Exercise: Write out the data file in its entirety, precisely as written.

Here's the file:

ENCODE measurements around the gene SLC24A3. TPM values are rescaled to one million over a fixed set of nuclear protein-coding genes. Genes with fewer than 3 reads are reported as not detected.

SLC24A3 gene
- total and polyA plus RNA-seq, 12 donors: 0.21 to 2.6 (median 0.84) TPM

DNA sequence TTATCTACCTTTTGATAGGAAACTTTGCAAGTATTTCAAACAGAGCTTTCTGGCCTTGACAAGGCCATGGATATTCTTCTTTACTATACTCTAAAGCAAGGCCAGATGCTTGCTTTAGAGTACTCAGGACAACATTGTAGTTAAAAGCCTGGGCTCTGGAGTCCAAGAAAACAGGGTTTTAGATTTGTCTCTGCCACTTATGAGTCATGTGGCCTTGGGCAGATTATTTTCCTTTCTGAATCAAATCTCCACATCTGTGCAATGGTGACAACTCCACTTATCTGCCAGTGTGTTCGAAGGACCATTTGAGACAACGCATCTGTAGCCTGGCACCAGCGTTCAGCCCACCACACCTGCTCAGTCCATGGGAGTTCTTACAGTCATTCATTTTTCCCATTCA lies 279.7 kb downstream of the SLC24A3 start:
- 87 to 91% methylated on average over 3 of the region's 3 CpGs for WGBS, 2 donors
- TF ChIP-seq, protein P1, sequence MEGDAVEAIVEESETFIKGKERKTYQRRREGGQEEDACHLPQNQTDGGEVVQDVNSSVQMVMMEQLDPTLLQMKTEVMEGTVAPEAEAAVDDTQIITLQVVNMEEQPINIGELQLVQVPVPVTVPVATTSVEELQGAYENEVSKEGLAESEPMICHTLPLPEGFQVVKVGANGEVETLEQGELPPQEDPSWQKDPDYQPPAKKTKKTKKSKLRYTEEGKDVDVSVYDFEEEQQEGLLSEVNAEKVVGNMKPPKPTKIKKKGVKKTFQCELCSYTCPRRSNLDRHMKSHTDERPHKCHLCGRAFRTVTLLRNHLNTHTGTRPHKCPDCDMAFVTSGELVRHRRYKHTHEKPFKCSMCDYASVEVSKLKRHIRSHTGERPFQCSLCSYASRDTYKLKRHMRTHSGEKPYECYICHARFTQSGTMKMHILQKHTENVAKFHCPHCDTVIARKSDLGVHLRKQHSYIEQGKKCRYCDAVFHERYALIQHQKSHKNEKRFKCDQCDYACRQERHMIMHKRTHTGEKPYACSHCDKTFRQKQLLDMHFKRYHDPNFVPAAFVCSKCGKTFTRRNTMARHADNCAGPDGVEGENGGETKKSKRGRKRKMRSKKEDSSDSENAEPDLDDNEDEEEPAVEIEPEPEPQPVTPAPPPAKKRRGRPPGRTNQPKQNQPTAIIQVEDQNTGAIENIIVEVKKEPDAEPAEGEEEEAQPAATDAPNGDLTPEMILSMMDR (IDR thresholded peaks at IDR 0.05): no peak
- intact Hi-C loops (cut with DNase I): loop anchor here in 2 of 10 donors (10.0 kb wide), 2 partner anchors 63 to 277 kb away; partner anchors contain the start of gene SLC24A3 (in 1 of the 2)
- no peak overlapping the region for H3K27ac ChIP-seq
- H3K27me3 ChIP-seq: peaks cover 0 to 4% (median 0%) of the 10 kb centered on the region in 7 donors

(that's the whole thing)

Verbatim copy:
ENCODE measurements around the gene SLC24A3. TPM values are rescaled to one million over a fixed set of nuclear protein-coding genes. Genes with fewer than 3 reads are reported as not detected.

SLC24A3 gene
- total and polyA plus RNA-seq, 12 donors: 0.21 to 2.6 (median 0.84) TPM

DNA sequence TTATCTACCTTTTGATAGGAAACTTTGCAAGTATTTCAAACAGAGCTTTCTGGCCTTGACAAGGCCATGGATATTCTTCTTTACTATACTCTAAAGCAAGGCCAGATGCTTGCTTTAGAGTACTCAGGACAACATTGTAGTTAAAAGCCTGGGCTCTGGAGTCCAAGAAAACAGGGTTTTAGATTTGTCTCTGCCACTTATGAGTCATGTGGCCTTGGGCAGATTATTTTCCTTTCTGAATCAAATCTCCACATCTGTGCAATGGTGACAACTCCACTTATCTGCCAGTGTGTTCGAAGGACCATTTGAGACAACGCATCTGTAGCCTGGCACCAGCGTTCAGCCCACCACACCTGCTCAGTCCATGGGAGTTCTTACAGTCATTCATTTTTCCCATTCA lies 279.7 kb downstream of the SLC24A3 start:
- 87 to 91% methylated on average over 3 of the region's 3 CpGs for WGBS, 2 donors
- TF ChIP-seq, protein P1, sequence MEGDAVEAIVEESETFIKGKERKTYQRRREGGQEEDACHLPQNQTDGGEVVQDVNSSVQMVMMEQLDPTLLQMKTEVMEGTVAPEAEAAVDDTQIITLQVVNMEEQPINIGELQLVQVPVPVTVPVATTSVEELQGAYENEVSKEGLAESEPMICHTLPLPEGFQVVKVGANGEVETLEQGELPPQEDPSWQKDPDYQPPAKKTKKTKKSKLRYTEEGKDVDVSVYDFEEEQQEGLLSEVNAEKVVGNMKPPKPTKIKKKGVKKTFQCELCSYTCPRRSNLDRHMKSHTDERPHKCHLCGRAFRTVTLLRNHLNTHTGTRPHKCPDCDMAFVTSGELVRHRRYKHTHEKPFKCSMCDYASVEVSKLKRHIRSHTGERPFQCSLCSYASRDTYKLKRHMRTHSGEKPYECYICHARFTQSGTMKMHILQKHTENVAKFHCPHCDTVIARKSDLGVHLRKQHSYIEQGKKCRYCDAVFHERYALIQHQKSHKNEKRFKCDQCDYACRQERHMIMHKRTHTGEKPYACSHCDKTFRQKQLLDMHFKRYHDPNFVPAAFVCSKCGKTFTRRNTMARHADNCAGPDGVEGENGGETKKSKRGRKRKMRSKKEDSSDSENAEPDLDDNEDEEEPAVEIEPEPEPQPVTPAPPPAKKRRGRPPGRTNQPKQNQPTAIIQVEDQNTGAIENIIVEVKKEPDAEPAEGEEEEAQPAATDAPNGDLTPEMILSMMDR (IDR thresholded peaks at IDR 0.05): no peak
- intact Hi-C loops (cut with DNase I): loop anchor here in 2 of 10 donors (10.0 kb wide), 2 partner anchors 63 to 277 kb away; partner anchors contain the start of gene SLC24A3 (in 1 of the 2)
- no peak overlapping the region for H3K27ac ChIP-seq
- H3K27me3 ChIP-seq: peaks cover 0 to 4% (median 0%) of the 10 kb centered on the region in 7 donors